serial printer hold open scripts with 'cat'
From: Bela Lubkin <firstname.lastname@example.org> Subject: Re: Sleep command quitting Date: 16 Sep 2005 13:33:45 -0400 Message-ID: <email@example.com> References: <firstname.lastname@example.org>
<Xns96D35FF90B361rickpalen@126.96.36.199> Rick Palen wrote: > Another way to do it (and it might even be older than '89, I can't > remember!) is to use a process like cat to keep the ports open. > > (stty ixon ixoff; cat >/dev/null ) </dev/ttya1 & > > We always put these in /etc/rc.d/8/userdef. If a support site > called with garbage on their printers, we always told them that > their cat died :) > > Bela's way with exec sleep 2000000000 is better but I just give > this for some historical context.
Actually I'd say your way is better. Any length of `sleep` could eventually time out. Your `cat` has a different termination condition -- receiving EOF on the tty. Which is highly unlikely if there's actually a printer attached to it. It would be even better if there was an input source which the kernel guaranteed to allow you to open, but which never produced any input. Similar to /dev/null, but it should never return from read() instead of always returning EOF. But for this purpose, one of the printer ports would suffice. One reason the `cat` might be better is that you can lard it with extra arguments which will show up in `ps -ef`: exec </dev/ttya1 3</dev/ttya2 4</dev/ttya3 stty 9600 ixon ixoff -ixany < /dev/ttya1 stty 4800 ixon ixoff -ixany < /dev/ttya2 stty 19200 ixon ixoff -ixany < /dev/ttya3 exec cat - Holdopen script for ttya1, a2, a3 Now I'm using fd 0 (stdin) for the first printer port; shell syntax lets us use that plus fds 3-9, so now we can do 8 per script. (We could probably also use fds 1 & 2, but it's safer not to.)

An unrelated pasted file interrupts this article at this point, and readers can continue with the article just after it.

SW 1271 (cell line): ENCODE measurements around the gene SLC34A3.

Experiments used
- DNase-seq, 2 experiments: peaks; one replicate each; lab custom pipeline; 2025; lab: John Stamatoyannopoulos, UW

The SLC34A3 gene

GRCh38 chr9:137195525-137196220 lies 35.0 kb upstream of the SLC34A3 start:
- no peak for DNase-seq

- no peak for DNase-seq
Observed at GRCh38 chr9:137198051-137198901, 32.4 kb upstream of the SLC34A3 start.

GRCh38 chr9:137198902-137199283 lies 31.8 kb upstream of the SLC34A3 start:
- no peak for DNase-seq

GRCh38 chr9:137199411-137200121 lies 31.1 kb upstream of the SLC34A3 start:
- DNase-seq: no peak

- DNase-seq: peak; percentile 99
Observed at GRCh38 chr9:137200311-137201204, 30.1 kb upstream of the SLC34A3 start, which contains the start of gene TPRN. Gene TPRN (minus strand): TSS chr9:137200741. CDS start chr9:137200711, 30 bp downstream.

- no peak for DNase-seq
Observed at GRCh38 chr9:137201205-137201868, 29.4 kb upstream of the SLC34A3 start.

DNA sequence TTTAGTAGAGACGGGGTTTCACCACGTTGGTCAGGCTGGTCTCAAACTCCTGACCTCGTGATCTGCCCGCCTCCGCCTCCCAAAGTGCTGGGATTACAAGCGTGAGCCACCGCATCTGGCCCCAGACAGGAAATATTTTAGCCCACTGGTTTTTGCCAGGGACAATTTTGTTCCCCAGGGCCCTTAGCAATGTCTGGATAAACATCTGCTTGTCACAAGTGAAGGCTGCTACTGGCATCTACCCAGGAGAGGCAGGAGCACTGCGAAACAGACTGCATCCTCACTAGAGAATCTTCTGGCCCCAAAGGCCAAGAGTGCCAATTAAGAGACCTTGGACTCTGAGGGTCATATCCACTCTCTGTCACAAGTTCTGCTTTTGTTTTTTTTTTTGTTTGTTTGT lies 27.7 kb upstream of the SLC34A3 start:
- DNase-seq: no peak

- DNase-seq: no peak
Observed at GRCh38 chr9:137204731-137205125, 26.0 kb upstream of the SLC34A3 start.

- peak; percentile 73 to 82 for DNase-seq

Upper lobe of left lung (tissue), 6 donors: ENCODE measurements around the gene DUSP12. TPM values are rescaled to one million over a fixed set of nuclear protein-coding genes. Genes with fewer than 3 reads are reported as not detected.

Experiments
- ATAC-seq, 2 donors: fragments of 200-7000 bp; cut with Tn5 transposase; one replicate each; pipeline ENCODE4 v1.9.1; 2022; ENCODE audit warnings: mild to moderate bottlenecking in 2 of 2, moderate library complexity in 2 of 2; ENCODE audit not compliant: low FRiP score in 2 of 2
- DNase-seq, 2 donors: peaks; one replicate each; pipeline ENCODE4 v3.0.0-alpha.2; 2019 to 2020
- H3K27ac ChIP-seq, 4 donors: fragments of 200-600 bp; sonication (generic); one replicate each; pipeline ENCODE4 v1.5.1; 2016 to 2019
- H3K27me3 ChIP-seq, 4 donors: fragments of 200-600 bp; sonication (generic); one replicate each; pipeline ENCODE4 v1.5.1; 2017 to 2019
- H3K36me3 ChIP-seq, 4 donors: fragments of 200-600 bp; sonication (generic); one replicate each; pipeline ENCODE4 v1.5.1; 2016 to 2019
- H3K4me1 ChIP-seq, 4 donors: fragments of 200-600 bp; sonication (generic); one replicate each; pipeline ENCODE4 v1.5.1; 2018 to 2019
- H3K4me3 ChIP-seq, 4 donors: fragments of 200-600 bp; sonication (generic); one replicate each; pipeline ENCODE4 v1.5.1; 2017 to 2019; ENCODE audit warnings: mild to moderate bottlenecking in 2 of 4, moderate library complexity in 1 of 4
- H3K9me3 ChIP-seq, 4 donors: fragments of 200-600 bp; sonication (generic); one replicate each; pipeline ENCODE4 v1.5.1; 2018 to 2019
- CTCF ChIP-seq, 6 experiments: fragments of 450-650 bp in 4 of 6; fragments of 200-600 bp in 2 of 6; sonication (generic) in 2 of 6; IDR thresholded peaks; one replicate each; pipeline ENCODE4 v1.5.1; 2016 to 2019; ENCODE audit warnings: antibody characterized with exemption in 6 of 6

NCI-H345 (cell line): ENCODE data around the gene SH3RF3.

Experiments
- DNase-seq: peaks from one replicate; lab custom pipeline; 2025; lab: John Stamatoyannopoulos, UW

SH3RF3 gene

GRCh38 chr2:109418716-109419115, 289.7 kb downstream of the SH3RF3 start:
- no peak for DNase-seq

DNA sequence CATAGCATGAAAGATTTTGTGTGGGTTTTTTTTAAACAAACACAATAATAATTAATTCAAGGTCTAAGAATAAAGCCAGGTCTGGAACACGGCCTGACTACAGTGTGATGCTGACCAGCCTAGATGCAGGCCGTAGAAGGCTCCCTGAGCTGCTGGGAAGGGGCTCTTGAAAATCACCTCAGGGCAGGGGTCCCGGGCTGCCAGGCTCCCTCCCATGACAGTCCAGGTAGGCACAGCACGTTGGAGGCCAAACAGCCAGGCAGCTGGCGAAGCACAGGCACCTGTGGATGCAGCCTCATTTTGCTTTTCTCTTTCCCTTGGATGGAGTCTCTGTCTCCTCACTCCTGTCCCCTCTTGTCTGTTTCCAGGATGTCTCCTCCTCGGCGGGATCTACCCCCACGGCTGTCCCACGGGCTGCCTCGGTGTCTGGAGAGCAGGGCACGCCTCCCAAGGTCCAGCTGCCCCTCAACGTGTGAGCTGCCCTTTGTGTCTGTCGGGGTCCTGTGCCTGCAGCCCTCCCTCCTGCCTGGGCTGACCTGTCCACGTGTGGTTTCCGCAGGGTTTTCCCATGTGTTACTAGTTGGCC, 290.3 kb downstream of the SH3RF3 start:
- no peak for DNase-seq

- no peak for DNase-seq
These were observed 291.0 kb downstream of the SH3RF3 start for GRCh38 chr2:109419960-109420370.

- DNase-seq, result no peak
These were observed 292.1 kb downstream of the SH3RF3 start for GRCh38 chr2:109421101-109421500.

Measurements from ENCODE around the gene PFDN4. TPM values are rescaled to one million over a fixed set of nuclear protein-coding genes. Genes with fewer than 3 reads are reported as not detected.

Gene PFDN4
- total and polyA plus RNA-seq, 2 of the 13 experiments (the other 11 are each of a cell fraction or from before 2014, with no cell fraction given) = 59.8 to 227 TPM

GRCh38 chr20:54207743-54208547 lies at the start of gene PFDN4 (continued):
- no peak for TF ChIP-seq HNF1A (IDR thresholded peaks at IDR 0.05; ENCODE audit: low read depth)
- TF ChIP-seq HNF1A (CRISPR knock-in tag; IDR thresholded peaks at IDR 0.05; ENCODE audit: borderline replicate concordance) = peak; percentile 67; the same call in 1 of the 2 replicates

Got something to add? Send me email.
(OLDER) <- More Stuff -> (NEWER) (NEWEST)
Printer Friendly Version
Increase ad revenue 50-250% with Ezoic
Inexpensive and informative Apple related e-books:
Take Control of OS X Server
Take Control of the Mac Command Line with Terminal, Second Edition
Take control of Apple TV, Second Edition
iOS 10: A Take Control Crash Course
Are Your Bits Flipped?